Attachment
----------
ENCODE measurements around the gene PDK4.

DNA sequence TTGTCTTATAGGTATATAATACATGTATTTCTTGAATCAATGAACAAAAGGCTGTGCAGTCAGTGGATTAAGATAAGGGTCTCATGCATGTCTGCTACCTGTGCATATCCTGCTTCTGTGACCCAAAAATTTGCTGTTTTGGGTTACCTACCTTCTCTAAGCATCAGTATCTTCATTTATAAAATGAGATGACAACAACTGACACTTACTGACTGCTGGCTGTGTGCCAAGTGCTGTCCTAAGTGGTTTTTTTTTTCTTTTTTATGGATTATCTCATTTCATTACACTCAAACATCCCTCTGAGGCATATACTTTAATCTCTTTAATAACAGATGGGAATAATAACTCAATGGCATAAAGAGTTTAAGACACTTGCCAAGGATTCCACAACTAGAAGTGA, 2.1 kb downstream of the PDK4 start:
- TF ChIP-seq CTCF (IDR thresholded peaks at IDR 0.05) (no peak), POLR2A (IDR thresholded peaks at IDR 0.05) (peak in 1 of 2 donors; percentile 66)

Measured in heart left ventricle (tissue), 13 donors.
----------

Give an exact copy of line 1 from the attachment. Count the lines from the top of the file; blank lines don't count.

ENCODE measurements around the gene PDK4.